Wave Digital Filters (WDFs) turn circuits into networks of input-output relationships that can be computed in an explicit fashion. This is done through a linear port-wise mapping of Kirchhoff variables into pairs of incident-reflected waves introducing one scalar free parameter per port, called reference port resistance. Parameters are then used to eliminate the implicit equations relating wave variables, referred to as delay-free-loops. Unfortunately, this methodology can only be applied under strong linearity and topological conditions. This manuscript presents an extension of the WDF formalism involving a novel 'cross-port' vector definition of waves, whose reference resistance is a matrix of free parameters. This generalization greatly simplifies the WDF implementation of circuits with two-port elements, such as operational amplifiers. It allows us to derive wave-based descriptions of elements such as nullors, for which no scattering relation is available in the literature. Moreover, it enables a full adaptation of a wide class of two-port elements, thus avoiding the delay-free-loops that would otherwise form in traditional WDFs. This new formalism allows us to implement a wider range of circuits with two-port elements in a modular fashion, since the topology and the elements can be modeled independently.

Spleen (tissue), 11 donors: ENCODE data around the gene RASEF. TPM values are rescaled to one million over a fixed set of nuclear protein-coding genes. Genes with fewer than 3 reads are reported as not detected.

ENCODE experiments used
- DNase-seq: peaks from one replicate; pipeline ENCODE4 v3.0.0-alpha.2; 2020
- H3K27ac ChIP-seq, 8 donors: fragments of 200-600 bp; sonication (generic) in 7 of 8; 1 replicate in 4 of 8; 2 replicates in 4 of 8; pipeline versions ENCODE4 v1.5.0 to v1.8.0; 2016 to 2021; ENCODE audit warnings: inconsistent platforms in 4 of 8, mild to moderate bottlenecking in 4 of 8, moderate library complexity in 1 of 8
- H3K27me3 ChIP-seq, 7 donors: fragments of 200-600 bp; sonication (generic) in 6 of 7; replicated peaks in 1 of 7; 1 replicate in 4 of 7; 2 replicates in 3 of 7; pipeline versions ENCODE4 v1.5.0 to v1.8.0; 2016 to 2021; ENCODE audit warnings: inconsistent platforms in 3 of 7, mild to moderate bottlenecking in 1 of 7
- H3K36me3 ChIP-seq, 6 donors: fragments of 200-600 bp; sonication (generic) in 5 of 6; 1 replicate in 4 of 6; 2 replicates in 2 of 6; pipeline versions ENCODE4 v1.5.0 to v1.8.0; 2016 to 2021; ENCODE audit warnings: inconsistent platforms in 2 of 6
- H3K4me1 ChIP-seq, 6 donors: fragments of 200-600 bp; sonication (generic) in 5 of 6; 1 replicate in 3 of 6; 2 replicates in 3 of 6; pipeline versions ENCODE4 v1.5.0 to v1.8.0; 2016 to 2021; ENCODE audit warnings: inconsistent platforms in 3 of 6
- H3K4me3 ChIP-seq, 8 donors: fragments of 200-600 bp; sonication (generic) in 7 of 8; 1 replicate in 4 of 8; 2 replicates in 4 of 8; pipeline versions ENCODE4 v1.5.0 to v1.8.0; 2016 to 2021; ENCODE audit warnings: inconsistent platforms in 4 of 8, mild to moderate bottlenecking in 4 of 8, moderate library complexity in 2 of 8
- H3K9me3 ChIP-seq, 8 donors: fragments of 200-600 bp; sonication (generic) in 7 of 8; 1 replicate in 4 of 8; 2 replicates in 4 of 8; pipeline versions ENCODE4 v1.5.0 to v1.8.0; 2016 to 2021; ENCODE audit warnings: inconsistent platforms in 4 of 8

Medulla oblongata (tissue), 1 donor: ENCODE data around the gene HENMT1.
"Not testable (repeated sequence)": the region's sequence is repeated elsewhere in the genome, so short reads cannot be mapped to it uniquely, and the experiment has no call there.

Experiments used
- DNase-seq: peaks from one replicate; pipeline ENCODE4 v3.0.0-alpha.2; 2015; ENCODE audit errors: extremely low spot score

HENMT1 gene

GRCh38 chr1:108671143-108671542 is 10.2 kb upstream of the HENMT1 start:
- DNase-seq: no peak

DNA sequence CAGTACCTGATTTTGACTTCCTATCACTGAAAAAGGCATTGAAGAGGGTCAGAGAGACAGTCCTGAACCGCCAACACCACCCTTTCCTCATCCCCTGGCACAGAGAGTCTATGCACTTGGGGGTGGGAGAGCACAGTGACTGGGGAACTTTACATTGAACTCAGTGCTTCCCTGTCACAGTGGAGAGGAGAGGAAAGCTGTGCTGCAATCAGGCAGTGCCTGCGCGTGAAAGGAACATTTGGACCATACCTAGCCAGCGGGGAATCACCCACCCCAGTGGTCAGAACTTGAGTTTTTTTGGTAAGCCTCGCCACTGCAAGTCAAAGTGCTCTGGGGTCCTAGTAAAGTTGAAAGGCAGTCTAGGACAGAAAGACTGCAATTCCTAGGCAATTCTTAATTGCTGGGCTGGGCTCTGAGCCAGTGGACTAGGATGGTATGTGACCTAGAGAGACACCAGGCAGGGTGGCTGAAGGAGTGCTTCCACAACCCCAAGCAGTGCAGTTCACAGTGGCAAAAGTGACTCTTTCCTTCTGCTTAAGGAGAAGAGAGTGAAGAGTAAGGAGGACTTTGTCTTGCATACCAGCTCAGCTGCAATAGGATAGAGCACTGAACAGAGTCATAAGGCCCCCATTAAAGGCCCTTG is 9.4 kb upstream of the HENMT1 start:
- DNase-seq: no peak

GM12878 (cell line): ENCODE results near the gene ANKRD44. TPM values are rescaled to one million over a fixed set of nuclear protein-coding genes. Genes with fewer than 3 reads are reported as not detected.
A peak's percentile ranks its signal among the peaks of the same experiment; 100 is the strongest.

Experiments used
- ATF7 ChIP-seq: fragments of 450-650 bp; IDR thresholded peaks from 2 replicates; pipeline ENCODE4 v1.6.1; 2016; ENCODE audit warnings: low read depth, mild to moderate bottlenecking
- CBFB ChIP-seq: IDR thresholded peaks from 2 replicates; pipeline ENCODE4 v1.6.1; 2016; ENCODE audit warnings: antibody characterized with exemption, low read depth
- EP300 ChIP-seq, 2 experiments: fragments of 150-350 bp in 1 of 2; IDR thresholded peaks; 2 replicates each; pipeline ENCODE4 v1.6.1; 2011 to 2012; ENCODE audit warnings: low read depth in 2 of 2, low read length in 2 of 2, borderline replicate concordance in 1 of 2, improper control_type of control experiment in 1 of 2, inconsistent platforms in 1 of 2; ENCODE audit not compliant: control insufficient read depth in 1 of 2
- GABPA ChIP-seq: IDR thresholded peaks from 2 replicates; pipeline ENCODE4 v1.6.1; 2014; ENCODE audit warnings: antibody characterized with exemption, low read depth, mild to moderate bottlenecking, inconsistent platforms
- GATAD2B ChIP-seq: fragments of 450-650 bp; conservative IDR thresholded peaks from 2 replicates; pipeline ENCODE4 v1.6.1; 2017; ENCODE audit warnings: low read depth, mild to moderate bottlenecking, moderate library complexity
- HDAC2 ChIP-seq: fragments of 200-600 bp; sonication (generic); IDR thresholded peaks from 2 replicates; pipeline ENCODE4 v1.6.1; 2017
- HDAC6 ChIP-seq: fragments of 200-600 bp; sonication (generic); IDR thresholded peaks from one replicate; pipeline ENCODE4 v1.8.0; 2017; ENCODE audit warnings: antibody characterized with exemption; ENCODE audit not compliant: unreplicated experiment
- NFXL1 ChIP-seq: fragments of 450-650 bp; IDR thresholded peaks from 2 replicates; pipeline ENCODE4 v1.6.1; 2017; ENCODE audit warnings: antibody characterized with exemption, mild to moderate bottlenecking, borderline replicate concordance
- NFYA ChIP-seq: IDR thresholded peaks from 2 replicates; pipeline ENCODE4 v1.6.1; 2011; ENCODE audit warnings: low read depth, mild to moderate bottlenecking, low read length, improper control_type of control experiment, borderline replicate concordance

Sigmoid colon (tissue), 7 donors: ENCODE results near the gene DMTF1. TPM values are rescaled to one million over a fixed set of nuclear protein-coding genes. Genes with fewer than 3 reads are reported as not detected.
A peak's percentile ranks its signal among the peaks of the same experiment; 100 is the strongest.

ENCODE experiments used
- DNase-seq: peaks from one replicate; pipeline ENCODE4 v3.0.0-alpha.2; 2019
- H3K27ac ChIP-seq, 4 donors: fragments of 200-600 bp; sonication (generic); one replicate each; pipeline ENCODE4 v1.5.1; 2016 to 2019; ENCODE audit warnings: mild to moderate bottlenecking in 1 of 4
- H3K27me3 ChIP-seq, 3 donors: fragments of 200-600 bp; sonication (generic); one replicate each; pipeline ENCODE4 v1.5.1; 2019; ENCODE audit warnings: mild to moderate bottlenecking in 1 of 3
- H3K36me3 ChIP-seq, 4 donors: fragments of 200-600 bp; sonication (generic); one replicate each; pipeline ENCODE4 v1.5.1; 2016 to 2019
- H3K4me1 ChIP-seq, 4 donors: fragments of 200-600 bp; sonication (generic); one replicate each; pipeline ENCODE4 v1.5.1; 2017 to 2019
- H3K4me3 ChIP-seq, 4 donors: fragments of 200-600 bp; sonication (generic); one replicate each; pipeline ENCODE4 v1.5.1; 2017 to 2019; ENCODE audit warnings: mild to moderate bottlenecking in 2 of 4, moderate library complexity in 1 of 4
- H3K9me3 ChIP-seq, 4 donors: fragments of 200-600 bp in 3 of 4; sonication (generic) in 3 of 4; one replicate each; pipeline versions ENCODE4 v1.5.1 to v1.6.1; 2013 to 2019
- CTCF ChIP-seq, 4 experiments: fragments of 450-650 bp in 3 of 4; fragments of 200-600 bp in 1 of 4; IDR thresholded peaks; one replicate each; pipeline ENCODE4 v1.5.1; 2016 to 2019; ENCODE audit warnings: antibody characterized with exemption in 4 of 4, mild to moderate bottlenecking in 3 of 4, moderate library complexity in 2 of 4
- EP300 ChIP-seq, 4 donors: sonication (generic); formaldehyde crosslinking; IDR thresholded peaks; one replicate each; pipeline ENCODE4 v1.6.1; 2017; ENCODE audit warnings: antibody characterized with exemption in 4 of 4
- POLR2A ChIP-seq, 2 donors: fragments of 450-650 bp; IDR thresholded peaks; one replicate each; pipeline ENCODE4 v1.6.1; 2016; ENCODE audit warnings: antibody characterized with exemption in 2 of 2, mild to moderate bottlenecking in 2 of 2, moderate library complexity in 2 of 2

Vector Wave Digital Filters and Their Application to Circuits with Two-Port Elements

Bernardini A.;Maffezzoni P.;Sarti A.
2021

Abstract

Wave Digital Filters (WDFs) turn circuits into networks of input-output relationships that can be computed in an explicit fashion. This is done through a linear port-wise mapping of Kirchhoff variables into pairs of incident-reflected waves introducing one scalar free parameter per port, called reference port resistance. Parameters are then used to eliminate the implicit equations relating wave variables, referred to as delay-free-loops. Unfortunately, this methodology can only be applied under strong linearity and topological conditions. This manuscript presents an extension of the WDF formalism involving a novel 'cross-port' vector definition of waves, whose reference resistance is a matrix of free parameters. This generalization greatly simplifies the WDF implementation of circuits with two-port elements, such as operational amplifiers. It allows us to derive wave-based descriptions of elements such as nullors, for which no scattering relation is available in the literature. Moreover, it enables a full adaptation of a wide class of two-port elements, thus avoiding the delay-free-loops that would otherwise form in traditional WDFs. This new formalism allows us to implement a wider range of circuits with two-port elements in a modular fashion, since the topology and the elements can be modeled independently.
adaptors
connection networks
junctions
scattering matrices
Wave digital filters
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Utilizza questo identificativo per citare o creare un link a questo documento: http://hdl.handle.net/11311/1169793
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